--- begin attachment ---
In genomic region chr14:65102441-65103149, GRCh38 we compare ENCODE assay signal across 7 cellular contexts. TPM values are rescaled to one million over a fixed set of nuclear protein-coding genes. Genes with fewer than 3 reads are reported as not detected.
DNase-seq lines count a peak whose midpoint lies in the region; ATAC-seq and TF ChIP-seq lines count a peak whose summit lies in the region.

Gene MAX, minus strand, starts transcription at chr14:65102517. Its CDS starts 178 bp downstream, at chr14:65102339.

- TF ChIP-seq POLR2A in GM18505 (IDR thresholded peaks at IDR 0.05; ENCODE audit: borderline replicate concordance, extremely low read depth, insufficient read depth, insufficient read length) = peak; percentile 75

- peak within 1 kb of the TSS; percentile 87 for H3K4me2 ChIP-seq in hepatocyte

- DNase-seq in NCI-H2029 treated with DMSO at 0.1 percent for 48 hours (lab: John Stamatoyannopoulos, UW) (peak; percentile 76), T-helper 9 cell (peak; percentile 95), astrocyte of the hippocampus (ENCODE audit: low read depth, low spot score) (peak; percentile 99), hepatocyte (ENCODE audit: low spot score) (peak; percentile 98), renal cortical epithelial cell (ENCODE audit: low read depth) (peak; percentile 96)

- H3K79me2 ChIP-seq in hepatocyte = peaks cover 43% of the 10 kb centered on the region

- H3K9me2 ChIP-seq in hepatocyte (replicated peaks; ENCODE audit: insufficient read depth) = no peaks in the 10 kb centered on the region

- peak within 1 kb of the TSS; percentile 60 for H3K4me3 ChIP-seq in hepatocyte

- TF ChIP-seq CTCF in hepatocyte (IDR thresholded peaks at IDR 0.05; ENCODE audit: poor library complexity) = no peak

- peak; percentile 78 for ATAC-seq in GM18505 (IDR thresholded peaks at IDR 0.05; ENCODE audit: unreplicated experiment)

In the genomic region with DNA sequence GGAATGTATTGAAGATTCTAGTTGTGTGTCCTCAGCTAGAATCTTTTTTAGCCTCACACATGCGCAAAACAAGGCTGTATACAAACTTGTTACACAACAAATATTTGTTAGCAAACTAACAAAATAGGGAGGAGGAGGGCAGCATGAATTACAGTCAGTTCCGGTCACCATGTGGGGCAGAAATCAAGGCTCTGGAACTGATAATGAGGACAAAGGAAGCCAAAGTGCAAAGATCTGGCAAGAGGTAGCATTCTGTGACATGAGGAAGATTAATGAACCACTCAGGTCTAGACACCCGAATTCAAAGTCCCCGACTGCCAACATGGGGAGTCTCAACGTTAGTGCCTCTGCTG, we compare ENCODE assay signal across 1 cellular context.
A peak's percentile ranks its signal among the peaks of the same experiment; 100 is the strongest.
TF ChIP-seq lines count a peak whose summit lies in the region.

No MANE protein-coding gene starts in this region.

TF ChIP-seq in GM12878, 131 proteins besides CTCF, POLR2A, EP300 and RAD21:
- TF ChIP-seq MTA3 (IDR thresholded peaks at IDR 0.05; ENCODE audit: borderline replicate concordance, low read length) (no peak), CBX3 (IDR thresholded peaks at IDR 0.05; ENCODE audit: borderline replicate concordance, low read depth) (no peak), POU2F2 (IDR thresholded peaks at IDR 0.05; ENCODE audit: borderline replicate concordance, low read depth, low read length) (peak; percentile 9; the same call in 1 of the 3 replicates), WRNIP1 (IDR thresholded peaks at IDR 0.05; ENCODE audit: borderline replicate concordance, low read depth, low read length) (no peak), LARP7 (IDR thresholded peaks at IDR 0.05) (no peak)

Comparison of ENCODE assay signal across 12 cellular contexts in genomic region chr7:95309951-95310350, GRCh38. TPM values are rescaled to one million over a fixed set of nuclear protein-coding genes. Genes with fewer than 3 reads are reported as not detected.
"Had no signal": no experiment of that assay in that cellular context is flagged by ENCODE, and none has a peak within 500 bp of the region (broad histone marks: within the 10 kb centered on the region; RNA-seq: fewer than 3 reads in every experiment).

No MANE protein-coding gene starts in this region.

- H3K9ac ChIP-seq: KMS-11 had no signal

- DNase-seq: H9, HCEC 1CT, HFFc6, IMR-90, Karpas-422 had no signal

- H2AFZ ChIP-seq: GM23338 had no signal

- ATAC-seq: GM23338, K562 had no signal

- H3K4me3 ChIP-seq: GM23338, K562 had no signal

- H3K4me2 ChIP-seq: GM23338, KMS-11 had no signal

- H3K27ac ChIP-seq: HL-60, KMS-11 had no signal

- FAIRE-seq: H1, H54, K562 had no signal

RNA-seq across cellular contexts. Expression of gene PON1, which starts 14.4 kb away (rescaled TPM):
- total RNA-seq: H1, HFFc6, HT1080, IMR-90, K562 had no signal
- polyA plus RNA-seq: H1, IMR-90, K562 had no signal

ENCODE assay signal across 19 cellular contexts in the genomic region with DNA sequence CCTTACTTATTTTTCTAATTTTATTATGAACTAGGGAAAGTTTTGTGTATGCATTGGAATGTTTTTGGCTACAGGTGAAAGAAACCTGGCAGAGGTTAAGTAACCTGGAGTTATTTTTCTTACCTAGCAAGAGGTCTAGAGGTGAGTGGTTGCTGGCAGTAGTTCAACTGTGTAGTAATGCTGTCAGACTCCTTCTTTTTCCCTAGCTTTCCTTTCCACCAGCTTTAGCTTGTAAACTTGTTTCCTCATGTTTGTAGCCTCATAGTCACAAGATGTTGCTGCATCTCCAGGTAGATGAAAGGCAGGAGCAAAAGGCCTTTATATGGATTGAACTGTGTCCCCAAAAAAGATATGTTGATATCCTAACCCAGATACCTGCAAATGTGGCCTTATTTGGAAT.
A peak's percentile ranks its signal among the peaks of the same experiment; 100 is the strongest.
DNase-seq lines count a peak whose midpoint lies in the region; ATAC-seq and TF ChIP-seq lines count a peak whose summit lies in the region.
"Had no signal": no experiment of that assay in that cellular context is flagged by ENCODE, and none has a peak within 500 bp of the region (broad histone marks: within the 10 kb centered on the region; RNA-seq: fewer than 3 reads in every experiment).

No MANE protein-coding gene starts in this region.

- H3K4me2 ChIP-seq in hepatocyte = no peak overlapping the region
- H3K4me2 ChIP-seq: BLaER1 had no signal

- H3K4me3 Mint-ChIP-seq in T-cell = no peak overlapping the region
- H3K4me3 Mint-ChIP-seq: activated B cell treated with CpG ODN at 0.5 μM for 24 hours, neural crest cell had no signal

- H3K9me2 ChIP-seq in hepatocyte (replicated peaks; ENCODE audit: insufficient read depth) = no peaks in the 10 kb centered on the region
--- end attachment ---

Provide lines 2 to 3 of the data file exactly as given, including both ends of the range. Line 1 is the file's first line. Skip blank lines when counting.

DNase-seq lines count a peak whose midpoint lies in the region; ATAC-seq and TF ChIP-seq lines count a peak whose summit lies in the region.

Gene MAX, minus strand, starts transcription at chr14:65102517. Its CDS starts 178 bp downstream, at chr14:65102339.